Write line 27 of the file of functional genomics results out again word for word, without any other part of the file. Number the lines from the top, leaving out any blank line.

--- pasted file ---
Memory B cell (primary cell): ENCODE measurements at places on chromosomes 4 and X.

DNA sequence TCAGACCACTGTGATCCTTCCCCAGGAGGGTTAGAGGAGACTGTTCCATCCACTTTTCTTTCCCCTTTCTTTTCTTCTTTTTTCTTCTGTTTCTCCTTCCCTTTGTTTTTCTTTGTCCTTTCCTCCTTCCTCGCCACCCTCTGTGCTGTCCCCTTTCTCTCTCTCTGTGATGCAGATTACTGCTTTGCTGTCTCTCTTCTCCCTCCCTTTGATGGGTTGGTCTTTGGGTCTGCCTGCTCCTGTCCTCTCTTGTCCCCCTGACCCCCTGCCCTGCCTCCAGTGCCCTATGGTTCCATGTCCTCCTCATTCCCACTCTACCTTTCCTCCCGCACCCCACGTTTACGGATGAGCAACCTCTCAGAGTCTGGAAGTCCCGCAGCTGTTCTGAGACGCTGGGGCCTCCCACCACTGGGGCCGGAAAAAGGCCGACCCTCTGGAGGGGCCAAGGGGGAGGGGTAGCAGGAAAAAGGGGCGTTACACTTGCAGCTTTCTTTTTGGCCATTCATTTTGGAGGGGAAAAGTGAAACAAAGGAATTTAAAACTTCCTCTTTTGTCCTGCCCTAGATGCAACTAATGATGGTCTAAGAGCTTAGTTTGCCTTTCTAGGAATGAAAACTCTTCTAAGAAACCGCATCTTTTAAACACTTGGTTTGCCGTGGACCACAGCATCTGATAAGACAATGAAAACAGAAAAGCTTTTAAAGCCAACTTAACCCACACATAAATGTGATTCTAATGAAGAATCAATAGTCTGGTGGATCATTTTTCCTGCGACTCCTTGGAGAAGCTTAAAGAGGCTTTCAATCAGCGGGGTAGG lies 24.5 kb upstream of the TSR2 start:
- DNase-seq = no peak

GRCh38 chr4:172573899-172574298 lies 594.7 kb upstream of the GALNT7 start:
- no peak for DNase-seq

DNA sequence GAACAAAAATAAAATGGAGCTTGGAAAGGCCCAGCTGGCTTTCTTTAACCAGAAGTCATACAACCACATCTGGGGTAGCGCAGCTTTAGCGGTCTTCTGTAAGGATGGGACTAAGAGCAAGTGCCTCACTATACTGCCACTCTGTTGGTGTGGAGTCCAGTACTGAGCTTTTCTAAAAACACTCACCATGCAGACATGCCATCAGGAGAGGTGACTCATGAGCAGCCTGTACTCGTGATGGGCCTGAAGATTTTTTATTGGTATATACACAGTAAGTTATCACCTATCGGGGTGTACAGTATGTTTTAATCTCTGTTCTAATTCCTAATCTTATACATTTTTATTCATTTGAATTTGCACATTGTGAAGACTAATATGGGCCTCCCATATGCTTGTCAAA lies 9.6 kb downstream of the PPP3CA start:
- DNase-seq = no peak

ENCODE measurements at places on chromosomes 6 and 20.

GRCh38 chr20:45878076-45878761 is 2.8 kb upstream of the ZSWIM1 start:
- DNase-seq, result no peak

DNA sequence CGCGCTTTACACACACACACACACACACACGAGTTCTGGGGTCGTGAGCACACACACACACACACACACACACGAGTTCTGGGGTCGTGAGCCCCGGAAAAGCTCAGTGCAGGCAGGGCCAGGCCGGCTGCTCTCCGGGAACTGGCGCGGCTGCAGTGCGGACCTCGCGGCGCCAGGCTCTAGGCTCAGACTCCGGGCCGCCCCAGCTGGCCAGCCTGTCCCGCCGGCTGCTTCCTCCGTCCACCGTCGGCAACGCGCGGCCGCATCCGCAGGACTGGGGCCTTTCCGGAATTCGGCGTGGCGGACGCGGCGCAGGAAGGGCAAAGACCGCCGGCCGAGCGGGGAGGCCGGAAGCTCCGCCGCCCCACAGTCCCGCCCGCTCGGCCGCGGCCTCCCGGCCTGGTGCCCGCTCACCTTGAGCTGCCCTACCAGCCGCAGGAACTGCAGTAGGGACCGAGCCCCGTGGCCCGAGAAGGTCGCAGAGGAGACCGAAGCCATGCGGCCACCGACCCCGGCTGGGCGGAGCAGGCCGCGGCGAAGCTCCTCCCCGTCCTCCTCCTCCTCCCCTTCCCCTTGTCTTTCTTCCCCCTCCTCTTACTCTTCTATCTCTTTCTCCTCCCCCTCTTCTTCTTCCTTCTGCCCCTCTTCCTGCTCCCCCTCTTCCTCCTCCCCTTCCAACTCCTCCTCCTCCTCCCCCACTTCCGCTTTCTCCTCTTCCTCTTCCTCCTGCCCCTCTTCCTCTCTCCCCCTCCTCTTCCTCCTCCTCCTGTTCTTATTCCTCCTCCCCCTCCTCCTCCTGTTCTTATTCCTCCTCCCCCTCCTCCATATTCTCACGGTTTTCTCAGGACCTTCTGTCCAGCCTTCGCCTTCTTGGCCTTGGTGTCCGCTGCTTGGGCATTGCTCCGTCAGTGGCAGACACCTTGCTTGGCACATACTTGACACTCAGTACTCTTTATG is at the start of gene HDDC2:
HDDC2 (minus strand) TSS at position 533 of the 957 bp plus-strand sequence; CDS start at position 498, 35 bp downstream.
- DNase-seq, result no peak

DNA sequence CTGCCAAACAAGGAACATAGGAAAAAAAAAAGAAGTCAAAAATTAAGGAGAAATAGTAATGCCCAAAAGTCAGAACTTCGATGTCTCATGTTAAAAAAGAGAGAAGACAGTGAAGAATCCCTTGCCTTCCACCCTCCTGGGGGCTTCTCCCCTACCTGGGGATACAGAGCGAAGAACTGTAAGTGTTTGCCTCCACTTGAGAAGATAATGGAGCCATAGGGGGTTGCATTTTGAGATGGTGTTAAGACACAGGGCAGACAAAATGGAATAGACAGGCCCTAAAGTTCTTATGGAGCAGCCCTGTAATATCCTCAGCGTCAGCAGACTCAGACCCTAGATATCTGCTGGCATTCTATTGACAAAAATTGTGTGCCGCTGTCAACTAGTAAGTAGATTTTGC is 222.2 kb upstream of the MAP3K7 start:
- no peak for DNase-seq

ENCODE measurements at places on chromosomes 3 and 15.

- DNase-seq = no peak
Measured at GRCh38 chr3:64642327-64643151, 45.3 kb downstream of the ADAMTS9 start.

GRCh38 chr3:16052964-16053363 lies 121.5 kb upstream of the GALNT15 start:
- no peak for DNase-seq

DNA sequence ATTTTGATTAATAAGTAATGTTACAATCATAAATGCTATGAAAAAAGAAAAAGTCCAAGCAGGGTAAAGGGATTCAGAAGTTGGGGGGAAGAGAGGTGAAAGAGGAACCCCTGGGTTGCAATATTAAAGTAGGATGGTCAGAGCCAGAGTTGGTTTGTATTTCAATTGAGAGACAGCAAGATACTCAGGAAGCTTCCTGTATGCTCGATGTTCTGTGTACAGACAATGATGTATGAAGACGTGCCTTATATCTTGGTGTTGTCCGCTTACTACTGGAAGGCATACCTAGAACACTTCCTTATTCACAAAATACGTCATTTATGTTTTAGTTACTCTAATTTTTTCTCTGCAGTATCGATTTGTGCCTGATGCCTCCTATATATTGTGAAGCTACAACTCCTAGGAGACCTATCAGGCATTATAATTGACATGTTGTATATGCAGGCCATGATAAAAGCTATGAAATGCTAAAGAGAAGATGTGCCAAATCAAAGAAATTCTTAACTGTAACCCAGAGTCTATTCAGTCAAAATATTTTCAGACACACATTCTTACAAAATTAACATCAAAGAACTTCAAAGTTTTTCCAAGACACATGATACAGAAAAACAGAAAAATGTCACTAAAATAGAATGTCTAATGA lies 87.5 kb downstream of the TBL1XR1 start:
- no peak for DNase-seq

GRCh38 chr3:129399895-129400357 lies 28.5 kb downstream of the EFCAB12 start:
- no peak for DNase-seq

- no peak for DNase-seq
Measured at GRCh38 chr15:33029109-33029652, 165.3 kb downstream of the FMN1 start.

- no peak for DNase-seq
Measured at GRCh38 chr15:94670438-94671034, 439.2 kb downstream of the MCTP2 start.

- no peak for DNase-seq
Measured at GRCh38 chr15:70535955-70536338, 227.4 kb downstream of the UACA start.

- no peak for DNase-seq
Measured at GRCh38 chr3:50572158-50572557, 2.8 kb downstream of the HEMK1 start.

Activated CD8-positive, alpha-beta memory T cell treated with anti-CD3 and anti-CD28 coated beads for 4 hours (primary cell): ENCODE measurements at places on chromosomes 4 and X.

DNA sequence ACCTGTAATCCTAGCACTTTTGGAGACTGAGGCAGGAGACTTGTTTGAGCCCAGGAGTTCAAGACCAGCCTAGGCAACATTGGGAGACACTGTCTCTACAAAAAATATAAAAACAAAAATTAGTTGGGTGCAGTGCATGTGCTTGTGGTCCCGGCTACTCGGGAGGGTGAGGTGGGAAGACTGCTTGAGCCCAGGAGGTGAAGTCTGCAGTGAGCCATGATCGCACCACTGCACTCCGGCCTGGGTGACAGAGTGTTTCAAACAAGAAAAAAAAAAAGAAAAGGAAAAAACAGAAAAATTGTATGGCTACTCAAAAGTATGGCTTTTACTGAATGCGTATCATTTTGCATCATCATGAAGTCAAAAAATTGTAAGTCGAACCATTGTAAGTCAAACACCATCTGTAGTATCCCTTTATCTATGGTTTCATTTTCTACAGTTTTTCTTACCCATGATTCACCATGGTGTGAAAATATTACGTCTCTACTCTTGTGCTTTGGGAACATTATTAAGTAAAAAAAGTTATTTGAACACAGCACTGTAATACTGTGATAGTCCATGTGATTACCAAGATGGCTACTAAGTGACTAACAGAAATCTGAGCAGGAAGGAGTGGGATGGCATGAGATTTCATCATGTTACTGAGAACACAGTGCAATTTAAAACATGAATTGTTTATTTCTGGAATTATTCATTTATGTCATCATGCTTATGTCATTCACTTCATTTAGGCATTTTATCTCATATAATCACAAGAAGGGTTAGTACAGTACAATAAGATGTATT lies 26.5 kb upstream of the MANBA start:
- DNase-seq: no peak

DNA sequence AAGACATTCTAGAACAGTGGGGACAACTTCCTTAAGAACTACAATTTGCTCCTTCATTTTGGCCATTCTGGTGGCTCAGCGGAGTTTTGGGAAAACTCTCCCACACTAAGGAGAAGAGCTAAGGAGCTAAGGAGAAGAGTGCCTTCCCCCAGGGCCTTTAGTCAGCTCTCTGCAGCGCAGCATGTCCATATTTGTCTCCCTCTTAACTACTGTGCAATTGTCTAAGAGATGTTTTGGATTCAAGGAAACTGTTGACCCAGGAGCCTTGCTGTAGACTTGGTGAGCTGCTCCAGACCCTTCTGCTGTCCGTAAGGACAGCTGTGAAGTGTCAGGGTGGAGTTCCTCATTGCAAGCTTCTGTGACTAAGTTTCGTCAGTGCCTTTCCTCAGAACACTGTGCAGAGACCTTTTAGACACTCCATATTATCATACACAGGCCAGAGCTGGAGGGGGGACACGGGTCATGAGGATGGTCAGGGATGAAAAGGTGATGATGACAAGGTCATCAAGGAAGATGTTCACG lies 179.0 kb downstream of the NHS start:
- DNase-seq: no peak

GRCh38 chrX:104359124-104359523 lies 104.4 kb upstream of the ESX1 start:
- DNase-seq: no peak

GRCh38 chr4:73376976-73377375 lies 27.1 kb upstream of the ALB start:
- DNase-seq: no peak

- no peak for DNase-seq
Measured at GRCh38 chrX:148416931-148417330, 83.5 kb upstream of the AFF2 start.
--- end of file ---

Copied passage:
- no peak for DNase-seq